The Patriots announced on Monday that Drew Bledsoe will become the latest member of the Patriots Hall of Fame.
Drafted number one overall in the 1993 NFL Draft by Bill Parcells and the Patriots, Bledsoe had a solid NFL career that concluded in a Dallas Cowboys uniform in 2006 as a backup to Tony Romo.
Bledsoe probably deserved a better fate.
Along with Patriots owner Robert Kraft and Bill Parcells, Bledsoe helped make the Patriots a relevant NFL franchise again long before the names Brady and Belichick became a consistent part of the average New Englander’s vocabulary.
After Bill Parcells departed following the Super Bowl defeat, Bledsoe’s Patriots failed to make significant waves in the AFC landscape again under Pete Carroll.
When Kraft named Bill Belichick as New England’s new head coach in 2000, the changing of the guard at quarterback slowly began.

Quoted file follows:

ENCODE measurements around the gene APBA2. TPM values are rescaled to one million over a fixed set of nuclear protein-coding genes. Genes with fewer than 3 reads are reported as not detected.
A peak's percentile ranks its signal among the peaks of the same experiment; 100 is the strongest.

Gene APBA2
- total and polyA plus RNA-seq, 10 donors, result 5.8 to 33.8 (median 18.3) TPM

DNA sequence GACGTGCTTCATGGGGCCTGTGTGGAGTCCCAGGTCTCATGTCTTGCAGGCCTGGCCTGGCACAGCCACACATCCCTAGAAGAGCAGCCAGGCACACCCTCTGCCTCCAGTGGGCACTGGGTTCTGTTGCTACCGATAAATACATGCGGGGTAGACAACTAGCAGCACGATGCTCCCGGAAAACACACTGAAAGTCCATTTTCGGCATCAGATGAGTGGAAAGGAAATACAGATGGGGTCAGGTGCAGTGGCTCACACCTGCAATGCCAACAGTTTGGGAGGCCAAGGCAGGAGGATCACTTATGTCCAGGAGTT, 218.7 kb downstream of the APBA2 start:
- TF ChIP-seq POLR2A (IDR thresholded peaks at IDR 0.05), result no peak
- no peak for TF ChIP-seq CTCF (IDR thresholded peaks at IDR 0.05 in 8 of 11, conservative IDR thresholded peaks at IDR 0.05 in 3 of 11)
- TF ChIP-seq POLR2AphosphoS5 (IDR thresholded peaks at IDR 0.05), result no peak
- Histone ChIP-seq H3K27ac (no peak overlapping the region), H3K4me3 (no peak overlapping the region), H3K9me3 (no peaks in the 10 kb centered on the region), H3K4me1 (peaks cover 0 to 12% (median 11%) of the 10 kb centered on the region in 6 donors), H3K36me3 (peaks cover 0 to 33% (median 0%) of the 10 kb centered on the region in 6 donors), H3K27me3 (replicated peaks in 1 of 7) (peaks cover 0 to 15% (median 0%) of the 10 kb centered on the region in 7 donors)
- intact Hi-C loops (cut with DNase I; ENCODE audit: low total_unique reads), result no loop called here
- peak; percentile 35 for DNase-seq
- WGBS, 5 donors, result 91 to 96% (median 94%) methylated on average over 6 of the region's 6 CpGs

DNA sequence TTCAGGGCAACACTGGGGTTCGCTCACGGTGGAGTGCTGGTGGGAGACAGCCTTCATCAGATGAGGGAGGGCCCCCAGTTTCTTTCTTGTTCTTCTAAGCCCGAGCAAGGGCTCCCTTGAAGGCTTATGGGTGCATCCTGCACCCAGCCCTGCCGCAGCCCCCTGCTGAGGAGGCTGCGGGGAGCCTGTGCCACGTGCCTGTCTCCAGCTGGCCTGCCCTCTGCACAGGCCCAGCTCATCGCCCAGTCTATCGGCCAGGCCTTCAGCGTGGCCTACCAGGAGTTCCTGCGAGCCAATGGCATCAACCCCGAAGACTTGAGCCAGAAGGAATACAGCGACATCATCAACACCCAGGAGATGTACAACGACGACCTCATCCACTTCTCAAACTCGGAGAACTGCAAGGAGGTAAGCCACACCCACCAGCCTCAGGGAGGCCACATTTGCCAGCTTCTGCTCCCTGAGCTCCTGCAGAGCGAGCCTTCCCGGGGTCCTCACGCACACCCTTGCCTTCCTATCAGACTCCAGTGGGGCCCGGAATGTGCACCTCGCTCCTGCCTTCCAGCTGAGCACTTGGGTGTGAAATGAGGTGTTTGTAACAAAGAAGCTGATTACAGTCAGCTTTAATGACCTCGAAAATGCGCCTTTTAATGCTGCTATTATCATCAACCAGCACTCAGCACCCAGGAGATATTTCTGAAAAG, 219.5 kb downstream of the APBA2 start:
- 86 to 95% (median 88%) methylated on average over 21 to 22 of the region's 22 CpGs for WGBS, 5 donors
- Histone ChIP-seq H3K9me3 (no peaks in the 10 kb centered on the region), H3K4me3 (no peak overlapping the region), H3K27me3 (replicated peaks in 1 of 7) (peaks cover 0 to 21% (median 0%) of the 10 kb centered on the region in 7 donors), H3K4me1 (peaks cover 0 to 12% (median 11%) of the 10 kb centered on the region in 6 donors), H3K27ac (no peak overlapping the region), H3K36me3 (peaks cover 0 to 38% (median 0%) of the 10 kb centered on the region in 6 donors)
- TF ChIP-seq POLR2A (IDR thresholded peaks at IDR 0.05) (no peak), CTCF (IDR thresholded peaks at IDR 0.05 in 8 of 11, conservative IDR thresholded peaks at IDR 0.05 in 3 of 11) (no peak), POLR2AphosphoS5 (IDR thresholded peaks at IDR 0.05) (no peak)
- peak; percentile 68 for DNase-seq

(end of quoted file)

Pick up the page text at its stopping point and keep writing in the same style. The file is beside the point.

Often detailed in whatever Patriots dynasty era book you preferred to read, it was believed that the Belichick regime wanted to cut ties with Bledsoe as the starter and move to another quarterback.
As it turns out, when Jets linebacker Mo Lewis put Bledsoe on the shelf during Week 2 of the 2001 season, the opening was there to move Tom Brady into the starter’s role.
Regardless of New England’s success over the last decade, one fact cannot be disputed.
The Patriots got to their first Super Bowl under Belichick with Bledsoe – not Brady – as their quarterback.
During the 2001 AFC title game, Pittsburgh’s defense knocked out Brady with an ankle injury early on but Bledsoe came in to lead New England back to the Super Bowl.
Ultimately, the legend of Brady may have never developed if Bledsoe didn’t answer the bell in Pittsburgh to put the Pats in Super Bowl XXXVI.
Even though he sputtered in Bills and Cowboys jerseys, Bledsoe’s days in New England helped turn a once moribund franchise into one of the most successful entities in sports.
Categories: New England Patriots